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(OK, maybe we’re a bit biased in our title’s assessment, but we stand by it!)

Graham Norton seems like the kind of person who really enjoys his job. Why wouldn’t he? He makes a living chatting up the best of the best in entertainment. He is always having so much fun on The Graham Norton Show, and we have just as much fun watching him.

It makes us wonder, how did a boy from the South of Ireland end up in London, England, on national television, ultimately landing on BBC AMERICA (Fridays 11/10c)?

Let’s follow Graham’s story then and now:

He was born Graham William Walker in Clondalkin, a suburb of Dublin, Ireland. He was raised in Bandon, County Cork, where he attended Bandon Grammar School, which is also a secondary school (equivalent to high school in the U.S.), graduating in 1981.

He made his way to London to attend The Royal Central School of Speech and Drama. He was clearly onto something majoring in speech, as in talking, as in talk show … but we’re getting ahead of ourselves.

The school was pleased to have him, including him on their list of High Profile Alumni.

Here’s a photo of a class in session from 2017. Just imagine, a twenty-something Graham trained in a classroom just like this one:

(Photo: Getty Images)

One of Graham’s earliest gigs was as a regular on BBC Radio 4’s morning show Loose Ends. Around this time, he legally changed his surname to Norton. He then took the hot seat, filling in for late-night host Jack Docherty.

Here’s Graham honing his interview skills in the 1990s, being his seriously funny self on The Jack Docherty Show:

In 1996, he co-hosted the game show Carnal Knowledge, revolving around sexual topics. Here he is getting a lap dance (the scene is all in fun, but it may be deemed NSFW):

Also in 1996, Graham had a go at acting, appearing in three episodes of Father Ted as Father Noel Furlong:

He moved on to host the 1997 panel show called Bring Me the Head of Light Entertainment:

These early clips illustrate Graham’s natural talent as a comic and TV personality. While the shows may have had short runs, he kept on going.

In 1998, he hosted his own show entitled So Graham Norton. Here he is interviewing Joan Rivers and Boy George:

He followed up with another show named after him, V Graham Norton, starting in 2002. Here he is sitting down with the late Heath Ledger: 

Graham took a brief hiatus from the U.K., moving to the U.S. to star in 2004’s Comedy Central’s The Graham Norton Effect:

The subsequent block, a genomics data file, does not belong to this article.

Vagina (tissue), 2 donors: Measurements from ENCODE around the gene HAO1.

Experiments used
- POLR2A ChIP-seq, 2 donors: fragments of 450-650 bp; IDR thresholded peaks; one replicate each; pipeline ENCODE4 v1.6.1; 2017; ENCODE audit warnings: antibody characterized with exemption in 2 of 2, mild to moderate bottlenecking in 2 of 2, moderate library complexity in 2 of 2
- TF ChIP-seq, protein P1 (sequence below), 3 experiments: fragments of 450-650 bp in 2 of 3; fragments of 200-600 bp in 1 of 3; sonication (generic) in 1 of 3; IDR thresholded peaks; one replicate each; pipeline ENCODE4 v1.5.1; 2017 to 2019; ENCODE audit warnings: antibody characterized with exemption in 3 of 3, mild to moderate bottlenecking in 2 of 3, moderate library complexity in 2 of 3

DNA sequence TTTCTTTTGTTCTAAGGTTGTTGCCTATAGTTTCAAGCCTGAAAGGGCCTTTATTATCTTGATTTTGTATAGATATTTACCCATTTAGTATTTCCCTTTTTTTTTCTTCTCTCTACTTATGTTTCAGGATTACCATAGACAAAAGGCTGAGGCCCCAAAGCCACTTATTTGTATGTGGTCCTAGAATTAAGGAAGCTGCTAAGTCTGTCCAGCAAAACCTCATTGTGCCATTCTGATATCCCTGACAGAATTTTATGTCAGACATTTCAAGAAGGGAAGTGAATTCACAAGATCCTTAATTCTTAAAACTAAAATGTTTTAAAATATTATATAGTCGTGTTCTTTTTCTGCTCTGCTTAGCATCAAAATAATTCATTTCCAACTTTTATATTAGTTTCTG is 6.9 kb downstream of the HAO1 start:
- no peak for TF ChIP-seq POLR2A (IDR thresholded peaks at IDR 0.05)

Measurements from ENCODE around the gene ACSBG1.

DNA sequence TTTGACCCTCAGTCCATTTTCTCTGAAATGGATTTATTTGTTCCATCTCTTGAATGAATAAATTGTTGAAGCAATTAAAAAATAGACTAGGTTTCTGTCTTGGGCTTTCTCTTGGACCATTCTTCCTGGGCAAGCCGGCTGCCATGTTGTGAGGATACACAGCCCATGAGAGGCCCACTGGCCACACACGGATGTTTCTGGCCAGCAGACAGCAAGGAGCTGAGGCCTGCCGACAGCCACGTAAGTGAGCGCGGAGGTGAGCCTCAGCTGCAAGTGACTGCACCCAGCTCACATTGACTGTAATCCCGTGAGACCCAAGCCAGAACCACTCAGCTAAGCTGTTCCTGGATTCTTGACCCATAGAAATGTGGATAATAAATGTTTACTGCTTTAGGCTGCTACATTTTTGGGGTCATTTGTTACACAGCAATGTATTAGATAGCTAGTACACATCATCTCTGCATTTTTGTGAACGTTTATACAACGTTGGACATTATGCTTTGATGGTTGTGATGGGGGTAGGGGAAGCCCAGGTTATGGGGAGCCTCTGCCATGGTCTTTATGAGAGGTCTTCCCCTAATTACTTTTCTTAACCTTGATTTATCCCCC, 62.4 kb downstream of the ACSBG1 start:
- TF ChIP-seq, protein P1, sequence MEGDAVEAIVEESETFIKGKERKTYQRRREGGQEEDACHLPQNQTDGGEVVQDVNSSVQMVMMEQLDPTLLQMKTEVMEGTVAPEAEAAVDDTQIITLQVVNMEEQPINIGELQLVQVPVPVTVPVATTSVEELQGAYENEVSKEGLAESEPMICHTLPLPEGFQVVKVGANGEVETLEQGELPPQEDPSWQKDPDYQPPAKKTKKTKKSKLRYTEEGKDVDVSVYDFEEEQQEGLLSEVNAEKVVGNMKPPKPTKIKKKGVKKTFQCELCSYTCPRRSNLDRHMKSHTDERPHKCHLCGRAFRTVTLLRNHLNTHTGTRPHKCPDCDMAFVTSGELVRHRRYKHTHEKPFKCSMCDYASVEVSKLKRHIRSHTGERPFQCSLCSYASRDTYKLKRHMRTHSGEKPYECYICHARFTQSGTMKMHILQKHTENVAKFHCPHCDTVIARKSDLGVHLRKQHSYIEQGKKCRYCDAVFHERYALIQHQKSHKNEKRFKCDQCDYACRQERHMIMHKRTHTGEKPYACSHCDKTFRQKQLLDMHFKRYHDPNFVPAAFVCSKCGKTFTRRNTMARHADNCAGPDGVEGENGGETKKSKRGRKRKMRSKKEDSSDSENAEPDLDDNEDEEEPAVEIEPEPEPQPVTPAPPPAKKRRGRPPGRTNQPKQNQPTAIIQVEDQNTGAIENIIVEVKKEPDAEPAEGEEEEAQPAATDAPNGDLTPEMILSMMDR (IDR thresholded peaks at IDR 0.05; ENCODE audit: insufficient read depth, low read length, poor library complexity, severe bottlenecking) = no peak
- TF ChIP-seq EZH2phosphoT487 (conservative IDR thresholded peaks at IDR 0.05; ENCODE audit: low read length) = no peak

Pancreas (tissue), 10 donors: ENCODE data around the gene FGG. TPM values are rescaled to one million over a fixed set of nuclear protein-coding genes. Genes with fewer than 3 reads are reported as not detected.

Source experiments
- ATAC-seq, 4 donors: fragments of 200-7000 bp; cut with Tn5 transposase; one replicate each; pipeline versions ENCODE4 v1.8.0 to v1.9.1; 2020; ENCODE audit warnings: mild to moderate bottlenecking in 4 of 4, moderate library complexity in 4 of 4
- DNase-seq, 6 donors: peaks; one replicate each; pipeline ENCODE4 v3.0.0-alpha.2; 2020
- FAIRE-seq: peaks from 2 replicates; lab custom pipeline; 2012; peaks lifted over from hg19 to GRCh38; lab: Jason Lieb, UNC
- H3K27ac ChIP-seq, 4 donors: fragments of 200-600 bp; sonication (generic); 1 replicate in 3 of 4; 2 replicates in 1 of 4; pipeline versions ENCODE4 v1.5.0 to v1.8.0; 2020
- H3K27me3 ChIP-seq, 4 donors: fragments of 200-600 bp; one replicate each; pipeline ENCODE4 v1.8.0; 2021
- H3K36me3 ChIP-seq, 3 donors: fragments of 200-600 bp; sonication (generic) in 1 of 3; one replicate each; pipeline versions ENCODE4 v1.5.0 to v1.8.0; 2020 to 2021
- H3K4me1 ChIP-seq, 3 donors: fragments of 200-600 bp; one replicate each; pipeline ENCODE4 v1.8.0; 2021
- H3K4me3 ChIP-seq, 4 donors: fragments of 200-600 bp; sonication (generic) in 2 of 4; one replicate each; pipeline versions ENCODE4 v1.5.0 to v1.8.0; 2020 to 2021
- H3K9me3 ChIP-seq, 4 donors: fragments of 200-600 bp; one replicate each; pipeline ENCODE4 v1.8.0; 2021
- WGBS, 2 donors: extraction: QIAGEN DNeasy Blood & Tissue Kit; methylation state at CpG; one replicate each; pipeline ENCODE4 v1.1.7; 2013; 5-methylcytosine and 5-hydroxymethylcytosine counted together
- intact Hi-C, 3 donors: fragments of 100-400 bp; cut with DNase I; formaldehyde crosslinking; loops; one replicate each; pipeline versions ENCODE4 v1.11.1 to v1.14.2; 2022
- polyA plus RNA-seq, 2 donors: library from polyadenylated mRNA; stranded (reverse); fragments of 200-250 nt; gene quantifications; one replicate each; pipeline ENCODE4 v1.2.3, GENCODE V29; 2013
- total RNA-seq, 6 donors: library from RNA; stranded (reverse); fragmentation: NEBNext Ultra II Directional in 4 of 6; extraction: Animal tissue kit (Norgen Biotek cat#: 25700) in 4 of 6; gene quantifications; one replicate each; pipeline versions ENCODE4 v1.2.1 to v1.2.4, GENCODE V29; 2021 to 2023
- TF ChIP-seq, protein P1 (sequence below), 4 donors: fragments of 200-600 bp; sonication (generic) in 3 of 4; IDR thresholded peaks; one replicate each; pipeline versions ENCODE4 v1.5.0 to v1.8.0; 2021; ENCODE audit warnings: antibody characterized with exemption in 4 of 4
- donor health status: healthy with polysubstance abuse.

In 2005, he made his return to London, landing on BBC. He hosted both Strictly Dance Fever and Graham Norton’s Bigger Picture:

From 2006 through 2010, Graham helped Andrew Lloyd Webber cast his famed musical productions for the stage, hosting four competition shows.

Here’s a clip pulled from How Do You Solve a Problem Like Maria? after one of the contestants dropped out (Graham wasn’t overly empathetic):

In 2007, he co-hosted the first annual Eurovision Dance Contest and became a regular host for The British Television Academy Awards. He both hosts the ceremony and wins a BAFTA in the below clip:

In the same year, he traced back his Irish roots in the 2007 episode of Who Do You Think You Are?:

And, tidying up the trajectory of his TV career, also in 2007, Graham kicked off The Graham Norton Show which we know and love him for today:

You know you’re doing something right when back-to-back TV shows are named after you.

If you’d like to get to know Graham even better, he published a memoir in 2014 entitled The Life and Loves of a He Devil.

If you’d like to read this page-turner with a nice glass of wine, how about a selection from GN Wines? Yep, that’s right, Graham doesn’t just make amazing TV, he makes vino:

And, finally, you can have a catch up with Graham on Friday nights with The Graham Norton Show on BBC America, at 10/9c… without even leaving your home.

We have a feeling you might be hankering for more Graham this very moment, and we are here to please, check out these 10 ridiculously fun Graham Norton moments we’re thankful for.

Do you feel like you know Graham a little bit better now? 

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By Brigid Brown